advise us on what we can do to influence changes in state laws.
Mr. Norris said he is frustrated because our issues are with legal, institutional
discrimination. A commission’s first and foremost responsibility should be to address
this, and we cannot touch these issues using enforcement powers. Mr. Norris said he
wants a commission that is explicitly charged with analyzing and criticizing inequities in
our community. If this does not work, we can reexamine enforcement powers in the
future. He said we should make the DOR a standing commitment.
Mr. Huja asked staff to develop an ordinance and proposal for Council to vote on
in late January or early February.
Ms. Galvin asked if staff could bring information about what smaller cities have
done.
REPORT: PVCC ANNUAL UPDATE
Dr. Frank Freidman presented his annual update on the state of PVCC to Council.
He recognized Mr. Peter Kleeman, who is a board member present in the audience.
Enrollment has leveled after a five year growth period. Charlottesville enrollment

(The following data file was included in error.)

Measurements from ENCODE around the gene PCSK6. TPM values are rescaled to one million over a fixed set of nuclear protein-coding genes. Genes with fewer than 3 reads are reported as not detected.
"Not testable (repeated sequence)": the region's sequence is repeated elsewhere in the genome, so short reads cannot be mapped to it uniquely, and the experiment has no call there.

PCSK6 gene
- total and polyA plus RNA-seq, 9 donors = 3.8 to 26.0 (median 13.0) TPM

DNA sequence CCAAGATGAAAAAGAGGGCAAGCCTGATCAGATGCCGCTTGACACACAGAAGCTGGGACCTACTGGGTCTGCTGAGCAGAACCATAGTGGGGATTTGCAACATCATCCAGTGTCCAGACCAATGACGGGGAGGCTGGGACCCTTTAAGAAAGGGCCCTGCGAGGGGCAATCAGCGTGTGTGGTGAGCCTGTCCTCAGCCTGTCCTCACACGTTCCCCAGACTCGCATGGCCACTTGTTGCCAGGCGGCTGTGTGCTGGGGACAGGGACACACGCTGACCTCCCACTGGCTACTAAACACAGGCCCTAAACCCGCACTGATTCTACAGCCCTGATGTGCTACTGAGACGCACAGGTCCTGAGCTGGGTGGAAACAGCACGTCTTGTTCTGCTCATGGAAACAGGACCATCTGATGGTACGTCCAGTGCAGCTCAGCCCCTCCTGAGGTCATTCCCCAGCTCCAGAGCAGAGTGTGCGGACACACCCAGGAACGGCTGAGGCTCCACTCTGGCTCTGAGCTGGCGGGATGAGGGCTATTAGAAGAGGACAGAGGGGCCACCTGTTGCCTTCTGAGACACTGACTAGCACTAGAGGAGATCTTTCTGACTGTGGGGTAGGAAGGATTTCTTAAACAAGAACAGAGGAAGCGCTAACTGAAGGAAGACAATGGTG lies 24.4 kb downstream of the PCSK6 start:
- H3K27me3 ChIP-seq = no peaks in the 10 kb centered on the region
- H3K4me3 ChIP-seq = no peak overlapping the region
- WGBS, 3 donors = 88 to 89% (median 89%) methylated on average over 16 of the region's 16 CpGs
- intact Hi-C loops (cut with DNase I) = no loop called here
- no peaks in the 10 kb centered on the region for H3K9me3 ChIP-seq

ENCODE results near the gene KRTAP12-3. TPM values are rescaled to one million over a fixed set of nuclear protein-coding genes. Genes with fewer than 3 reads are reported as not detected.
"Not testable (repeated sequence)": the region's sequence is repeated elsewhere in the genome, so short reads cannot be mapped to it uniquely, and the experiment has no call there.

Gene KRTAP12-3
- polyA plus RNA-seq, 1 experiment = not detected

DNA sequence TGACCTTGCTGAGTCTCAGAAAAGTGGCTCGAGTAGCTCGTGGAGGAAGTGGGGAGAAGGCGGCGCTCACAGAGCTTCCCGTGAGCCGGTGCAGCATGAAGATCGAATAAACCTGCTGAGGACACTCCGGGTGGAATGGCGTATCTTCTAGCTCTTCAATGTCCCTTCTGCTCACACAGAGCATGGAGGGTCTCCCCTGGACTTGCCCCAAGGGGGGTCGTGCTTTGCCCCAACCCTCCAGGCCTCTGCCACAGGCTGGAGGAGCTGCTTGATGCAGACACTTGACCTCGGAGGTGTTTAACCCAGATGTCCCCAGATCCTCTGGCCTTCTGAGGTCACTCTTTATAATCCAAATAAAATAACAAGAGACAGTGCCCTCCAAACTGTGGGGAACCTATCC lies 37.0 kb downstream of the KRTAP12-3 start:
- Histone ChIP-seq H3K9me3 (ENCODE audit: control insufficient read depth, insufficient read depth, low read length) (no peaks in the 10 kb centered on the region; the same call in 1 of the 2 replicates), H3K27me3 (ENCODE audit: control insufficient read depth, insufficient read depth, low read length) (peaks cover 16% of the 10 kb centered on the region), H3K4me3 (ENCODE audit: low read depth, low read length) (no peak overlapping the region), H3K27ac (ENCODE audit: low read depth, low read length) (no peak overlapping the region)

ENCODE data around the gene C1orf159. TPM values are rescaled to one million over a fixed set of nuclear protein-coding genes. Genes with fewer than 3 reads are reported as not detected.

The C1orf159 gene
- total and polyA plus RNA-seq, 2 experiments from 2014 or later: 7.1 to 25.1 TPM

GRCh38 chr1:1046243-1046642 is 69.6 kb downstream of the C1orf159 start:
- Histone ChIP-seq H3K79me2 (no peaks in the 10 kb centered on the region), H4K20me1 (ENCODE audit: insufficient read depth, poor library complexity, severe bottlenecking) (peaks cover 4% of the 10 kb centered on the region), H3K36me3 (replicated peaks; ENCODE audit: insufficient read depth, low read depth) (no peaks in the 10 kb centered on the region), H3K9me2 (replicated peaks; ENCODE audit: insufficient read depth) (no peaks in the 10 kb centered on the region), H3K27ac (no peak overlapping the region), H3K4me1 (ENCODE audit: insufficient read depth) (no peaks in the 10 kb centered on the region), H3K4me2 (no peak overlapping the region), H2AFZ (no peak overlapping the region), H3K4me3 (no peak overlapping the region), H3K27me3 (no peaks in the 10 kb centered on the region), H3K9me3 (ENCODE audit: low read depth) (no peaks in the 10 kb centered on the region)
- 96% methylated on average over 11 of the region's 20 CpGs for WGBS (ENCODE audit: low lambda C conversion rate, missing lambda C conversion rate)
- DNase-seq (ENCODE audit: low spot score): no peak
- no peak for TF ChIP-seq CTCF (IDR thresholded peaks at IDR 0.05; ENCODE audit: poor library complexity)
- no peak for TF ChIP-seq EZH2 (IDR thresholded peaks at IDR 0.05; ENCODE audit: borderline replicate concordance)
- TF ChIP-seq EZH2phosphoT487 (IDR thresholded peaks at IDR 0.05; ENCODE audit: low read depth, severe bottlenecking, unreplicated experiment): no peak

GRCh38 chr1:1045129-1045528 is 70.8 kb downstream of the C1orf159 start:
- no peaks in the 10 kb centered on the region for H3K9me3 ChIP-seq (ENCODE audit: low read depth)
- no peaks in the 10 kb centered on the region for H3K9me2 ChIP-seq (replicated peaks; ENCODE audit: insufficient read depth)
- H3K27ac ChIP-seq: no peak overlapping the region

constitutes about 17% of overall enrollment, which has come back up over the past five
years. This may be attributable to duel enrollment, class offerings within the high school,
and expanded online class options.
PVCC has enjoyed expanded options at Jefferson School and a partnership with
the YMCA to provide babysitting services. Local support has made a huge impact on
their success. The School Board approved a program to allow a diverse group of talented
juniors and seniors to earn their Associate’s degree in science by the time they graduate
from high school.
Council thanked Dr. Freidman for his report.
REPORT: UPDATE ON TRANSIT STUDY
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Ms. Judy Mueller introduced Mr. Geoff Slater, with Nelson/Nygaard Consulting
Associates. He reviewed key study objectives, study activities to date, initial service